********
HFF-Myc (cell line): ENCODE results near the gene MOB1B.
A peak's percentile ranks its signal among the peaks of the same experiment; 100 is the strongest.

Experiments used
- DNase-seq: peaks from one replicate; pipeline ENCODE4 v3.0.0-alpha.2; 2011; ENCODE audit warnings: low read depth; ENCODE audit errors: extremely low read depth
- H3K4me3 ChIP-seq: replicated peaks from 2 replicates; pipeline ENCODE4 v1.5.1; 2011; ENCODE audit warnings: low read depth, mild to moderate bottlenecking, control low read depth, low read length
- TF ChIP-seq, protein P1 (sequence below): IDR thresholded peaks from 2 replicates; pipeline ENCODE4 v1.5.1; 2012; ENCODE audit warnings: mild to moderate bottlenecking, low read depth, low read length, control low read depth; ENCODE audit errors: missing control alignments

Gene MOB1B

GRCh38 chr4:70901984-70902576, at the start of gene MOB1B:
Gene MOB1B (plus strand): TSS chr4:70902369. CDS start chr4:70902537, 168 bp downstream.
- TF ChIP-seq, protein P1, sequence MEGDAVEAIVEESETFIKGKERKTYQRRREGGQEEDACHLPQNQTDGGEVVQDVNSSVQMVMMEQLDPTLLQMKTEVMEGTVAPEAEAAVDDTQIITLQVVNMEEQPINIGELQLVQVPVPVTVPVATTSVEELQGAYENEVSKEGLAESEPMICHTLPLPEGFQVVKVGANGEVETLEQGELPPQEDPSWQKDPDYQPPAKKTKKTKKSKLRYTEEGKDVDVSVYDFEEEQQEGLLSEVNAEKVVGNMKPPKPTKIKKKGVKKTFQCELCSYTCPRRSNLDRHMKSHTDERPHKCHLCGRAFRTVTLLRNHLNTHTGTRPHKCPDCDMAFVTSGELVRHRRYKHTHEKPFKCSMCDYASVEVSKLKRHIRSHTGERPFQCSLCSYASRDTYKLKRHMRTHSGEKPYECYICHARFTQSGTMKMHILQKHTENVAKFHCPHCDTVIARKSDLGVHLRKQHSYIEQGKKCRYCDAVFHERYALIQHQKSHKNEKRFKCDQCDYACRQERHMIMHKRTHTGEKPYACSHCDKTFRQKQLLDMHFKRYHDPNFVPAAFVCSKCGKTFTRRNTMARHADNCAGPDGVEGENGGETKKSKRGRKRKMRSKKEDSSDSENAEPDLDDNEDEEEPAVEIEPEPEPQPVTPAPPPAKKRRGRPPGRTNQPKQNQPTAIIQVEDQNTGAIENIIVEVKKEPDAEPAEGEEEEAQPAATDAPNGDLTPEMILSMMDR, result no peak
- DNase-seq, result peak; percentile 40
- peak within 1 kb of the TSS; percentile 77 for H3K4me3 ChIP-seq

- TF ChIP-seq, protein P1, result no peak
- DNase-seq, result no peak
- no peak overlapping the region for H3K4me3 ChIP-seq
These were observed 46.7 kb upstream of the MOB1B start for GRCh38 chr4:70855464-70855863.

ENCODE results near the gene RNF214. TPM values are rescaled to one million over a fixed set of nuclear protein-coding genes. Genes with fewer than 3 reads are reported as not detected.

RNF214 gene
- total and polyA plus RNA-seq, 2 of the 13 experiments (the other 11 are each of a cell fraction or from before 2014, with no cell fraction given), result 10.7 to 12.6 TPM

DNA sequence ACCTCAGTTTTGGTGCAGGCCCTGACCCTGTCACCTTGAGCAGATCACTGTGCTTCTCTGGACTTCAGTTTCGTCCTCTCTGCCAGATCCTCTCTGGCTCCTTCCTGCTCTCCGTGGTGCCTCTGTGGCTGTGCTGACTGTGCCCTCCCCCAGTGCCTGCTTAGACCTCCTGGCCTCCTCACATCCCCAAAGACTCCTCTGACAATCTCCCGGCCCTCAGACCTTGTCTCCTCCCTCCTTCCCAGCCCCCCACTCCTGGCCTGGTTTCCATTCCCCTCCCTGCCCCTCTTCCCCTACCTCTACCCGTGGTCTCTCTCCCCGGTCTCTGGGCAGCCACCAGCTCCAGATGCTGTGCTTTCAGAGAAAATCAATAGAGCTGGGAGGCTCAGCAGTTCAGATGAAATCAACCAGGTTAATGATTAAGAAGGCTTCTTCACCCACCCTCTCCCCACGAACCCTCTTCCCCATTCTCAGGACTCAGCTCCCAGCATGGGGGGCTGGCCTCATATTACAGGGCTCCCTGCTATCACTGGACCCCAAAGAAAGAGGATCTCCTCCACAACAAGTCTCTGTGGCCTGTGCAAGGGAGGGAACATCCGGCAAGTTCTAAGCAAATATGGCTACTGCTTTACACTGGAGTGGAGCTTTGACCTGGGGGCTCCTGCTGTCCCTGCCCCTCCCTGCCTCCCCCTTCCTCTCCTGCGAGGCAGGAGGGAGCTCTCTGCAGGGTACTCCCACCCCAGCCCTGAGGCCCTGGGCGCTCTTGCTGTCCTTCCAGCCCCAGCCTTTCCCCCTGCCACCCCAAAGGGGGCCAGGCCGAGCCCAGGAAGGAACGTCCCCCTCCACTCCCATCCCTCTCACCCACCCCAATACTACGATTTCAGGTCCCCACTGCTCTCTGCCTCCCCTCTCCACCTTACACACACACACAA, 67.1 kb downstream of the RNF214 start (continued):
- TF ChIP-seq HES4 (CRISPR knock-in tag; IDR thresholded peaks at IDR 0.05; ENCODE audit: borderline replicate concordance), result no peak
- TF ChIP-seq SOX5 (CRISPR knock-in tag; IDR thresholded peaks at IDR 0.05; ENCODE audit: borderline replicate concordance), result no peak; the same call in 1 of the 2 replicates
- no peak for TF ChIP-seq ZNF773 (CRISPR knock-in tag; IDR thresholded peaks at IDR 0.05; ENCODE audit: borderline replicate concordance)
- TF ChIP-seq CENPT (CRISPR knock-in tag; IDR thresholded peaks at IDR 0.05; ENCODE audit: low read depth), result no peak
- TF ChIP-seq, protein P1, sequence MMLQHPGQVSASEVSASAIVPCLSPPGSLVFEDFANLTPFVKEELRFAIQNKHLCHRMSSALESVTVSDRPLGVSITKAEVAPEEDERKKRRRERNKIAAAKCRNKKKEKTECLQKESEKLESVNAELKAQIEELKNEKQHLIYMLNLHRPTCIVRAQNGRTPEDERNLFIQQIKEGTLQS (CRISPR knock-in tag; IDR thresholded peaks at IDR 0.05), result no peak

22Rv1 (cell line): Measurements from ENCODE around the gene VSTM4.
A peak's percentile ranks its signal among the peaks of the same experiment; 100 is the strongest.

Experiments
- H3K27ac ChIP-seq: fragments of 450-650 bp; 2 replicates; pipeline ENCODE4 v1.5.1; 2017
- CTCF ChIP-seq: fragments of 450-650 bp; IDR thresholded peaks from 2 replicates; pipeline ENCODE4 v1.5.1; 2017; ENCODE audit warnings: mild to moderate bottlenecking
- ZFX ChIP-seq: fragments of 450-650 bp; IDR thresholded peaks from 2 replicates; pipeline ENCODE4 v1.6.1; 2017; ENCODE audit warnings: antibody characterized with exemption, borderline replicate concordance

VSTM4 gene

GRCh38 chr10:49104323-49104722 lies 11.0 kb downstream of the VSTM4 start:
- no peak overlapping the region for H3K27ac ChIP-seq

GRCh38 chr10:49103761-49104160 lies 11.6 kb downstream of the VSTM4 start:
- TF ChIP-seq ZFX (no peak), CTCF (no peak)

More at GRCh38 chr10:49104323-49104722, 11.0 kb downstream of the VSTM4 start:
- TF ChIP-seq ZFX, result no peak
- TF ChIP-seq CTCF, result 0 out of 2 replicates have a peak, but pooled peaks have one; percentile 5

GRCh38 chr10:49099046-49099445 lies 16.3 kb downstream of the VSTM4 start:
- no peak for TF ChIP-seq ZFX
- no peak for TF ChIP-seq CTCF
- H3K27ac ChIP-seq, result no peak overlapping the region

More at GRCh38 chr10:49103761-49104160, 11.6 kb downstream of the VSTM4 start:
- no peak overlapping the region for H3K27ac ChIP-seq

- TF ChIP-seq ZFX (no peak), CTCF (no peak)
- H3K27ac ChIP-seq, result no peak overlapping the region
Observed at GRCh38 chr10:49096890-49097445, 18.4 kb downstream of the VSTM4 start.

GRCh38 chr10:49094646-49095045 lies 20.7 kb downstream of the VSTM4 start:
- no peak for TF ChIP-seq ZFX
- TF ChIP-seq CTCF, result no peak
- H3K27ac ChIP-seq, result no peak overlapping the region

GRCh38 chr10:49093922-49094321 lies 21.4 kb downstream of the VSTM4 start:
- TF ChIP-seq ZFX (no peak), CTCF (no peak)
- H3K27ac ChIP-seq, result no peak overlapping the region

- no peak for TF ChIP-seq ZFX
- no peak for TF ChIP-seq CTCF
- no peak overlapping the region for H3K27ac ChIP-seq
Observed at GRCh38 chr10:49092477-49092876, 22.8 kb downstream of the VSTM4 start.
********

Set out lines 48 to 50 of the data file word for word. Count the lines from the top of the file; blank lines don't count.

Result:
Observed at GRCh38 chr10:49096890-49097445, 18.4 kb downstream of the VSTM4 start.

GRCh38 chr10:49094646-49095045 lies 20.7 kb downstream of the VSTM4 start:
- no peak for TF ChIP-seq ZFX